Is graffiti street art?

There are plenty of reasons why graffiti is no longer considered to be street art, and we explore why the two art forms have gone their separate ways.

Is graffiti street art?

Graffiti is not considered to be street art. While both are typically found outdoors, that is where their similarities end. Graffiti is its own art form with history and a culture that’s independent of other art created for public display. It differs from conventional street art in ways related to compensation, consent, and organizational structure.

The early days of graffiti

Graffiti is actually a forerunner of street art, so it’s necessary to understand how one form led to the birth of the other, to understand how they differ today.

 Street art (above) differs greatly on many levels than graffiti (below).
Street art (above) differs greatly on many levels than graffiti (below).

In its earliest form, graffiti existed before man learned to talk. Elaborate pictures drawn by cavemen and women on cave walls was their primary form of communication as far back as 30,000 B.C. Fast forward through the centuries and graffiti was formally named in the 1960s – although it had been around since the 1920s in a crude form that was predominantly practiced by street gangs.

Graffiti art, as it was first called was born in the city of Brotherly Love, Philadelphia. The movement spread quickly to New York City and then eventually around the world.

Using their first names and a numerical connotation, a number of underground artists rose to prominence by painting their symbols, names and/or nicknames on a variety of locations, including on buildings, buses, phone booths, and postal mailboxes all over the Big Apple. Artists like T-Kid 170, Tracy 168, Pade Dos and Taki 183, who did his thing while moving around the city as a bike messenger, were some of the more prominent graffiti artists of that era.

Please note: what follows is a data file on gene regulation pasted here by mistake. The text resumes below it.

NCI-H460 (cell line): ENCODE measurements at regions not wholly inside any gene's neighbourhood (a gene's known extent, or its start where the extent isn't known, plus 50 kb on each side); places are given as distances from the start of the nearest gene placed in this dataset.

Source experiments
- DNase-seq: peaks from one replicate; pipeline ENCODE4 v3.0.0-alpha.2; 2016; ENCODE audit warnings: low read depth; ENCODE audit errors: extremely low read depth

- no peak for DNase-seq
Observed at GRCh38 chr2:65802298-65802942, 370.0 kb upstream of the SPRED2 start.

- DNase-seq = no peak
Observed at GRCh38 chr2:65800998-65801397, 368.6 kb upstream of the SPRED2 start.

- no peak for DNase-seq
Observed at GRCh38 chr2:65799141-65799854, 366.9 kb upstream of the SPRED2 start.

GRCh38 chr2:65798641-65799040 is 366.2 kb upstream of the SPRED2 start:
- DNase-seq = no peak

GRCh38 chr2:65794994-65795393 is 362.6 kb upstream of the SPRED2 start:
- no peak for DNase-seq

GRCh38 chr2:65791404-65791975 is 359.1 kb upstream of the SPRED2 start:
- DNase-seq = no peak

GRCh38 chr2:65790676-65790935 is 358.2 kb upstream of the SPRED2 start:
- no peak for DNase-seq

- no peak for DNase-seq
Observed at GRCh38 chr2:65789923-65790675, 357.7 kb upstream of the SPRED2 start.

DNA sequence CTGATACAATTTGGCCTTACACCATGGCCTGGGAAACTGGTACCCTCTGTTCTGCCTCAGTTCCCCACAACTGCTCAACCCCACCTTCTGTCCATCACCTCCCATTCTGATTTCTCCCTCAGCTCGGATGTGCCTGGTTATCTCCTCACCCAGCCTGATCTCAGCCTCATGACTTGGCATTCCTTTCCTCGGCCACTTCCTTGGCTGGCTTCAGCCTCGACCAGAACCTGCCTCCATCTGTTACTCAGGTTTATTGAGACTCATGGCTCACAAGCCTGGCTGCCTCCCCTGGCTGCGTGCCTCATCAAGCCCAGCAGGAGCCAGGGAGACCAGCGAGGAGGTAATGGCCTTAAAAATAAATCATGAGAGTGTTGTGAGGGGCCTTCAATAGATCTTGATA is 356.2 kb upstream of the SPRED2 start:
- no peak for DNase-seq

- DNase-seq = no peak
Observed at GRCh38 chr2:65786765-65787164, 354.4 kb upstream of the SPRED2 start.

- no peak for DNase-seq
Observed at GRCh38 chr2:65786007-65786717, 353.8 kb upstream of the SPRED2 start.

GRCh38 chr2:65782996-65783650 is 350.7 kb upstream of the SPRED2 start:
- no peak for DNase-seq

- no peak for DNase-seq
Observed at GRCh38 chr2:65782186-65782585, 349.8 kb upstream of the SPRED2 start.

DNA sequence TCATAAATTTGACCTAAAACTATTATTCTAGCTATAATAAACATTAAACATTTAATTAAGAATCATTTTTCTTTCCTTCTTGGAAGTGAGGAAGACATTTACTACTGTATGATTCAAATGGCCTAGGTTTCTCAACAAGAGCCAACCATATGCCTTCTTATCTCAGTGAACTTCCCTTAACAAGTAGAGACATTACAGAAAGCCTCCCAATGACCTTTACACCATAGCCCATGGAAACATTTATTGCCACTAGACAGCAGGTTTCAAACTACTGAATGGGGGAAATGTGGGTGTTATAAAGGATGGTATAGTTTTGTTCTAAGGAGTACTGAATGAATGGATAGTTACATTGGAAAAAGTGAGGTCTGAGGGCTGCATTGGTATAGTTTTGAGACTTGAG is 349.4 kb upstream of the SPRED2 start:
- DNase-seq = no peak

By 1973, graffiti writing moved from the city streets to subway tunnels and the exteriors and interiors of subway cars. As competition to become the most prolific graffiti artist grew, their methodology changed from painting one car at a time as they rode the transit line to hitting them en masse while the cars were parked in the yard. This practice would come to be known as bombing.

The artistic talent of the painters was in full bloom during the golden age of graffiti art as they worked diligently to hone their craft.

Thick lettering provided the opportunity to further enhance an artist’s name, and these writers decorated the inside of the letters with their own designs. Limited only by their imaginations, artists employed a variety of patterns, including checkerboards, crosshatches, simple dots, and stars within their designs.

Each style had its own name, too: top-to-bottom, block letters, block busters, panel pieces, leaning letters, window down, whole car and throw ups were some of the primary styles. The forms also differ since graffiti is more textural while street art is more image-based.